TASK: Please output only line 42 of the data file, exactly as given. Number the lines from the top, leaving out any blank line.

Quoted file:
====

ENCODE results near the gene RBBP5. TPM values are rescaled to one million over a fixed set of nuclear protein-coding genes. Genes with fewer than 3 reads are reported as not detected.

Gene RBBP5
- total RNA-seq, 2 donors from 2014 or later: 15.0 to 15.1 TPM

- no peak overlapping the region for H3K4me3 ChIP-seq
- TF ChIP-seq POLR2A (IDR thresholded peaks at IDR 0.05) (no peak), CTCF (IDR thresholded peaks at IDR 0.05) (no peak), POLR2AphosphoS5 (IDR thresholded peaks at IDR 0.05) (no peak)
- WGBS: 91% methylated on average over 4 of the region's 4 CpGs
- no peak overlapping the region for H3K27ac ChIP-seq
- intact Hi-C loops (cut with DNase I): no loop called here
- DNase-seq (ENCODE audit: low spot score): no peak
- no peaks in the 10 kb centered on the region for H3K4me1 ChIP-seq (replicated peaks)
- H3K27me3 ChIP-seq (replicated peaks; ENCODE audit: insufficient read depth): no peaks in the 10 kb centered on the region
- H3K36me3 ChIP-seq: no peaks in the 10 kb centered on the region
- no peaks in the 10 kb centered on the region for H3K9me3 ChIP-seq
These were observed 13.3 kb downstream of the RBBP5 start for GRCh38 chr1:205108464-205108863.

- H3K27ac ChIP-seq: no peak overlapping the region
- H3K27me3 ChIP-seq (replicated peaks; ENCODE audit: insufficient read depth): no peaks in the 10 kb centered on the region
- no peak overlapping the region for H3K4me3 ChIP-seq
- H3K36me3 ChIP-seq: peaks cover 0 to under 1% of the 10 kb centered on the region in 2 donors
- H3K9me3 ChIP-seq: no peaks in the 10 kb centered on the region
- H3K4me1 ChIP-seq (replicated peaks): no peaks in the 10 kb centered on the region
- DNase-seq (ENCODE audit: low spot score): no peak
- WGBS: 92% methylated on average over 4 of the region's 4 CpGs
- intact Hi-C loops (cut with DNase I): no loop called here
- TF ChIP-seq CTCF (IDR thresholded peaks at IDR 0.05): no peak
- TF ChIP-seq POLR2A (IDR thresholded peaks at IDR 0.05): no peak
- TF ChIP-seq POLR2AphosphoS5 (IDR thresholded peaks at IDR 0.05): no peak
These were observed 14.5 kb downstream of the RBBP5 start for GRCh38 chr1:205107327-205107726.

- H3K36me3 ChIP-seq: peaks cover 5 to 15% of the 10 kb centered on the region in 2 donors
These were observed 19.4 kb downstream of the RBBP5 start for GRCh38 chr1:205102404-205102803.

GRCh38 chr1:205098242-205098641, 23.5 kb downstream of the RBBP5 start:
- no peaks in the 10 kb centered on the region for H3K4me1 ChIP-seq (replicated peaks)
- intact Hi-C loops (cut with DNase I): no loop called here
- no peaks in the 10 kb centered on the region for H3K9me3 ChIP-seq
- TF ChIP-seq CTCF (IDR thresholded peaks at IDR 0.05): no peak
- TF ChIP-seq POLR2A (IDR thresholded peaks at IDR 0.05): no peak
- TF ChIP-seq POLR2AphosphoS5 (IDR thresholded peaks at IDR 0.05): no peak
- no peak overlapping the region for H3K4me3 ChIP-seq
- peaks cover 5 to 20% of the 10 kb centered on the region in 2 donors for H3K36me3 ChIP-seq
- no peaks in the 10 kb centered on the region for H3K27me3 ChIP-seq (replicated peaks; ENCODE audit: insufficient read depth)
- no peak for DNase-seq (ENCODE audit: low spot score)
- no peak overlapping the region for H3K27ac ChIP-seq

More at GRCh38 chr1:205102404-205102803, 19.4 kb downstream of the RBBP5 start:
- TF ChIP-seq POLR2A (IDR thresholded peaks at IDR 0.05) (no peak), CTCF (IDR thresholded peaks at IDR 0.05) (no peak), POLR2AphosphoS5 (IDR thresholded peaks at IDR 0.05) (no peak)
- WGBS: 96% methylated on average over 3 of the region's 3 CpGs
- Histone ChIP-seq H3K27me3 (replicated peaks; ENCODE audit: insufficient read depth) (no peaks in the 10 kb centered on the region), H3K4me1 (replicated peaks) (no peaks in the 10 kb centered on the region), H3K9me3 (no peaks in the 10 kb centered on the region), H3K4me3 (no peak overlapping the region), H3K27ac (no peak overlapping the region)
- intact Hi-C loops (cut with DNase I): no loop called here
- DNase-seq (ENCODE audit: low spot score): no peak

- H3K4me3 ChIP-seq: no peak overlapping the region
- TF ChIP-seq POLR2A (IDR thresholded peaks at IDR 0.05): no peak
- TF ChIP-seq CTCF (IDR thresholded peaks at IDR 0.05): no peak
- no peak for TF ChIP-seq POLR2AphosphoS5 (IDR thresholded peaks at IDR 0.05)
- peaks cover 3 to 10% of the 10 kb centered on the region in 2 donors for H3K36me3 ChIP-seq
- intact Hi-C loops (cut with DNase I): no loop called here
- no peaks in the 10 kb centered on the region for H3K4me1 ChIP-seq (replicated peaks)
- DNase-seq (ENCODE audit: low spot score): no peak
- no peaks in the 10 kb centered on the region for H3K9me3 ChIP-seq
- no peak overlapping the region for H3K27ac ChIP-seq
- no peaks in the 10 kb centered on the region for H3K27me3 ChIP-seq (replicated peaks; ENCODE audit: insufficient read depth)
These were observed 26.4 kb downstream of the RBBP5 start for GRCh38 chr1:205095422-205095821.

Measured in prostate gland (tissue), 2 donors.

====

More at GRCh38 chr1:205102404-205102803, 19.4 kb downstream of the RBBP5 start: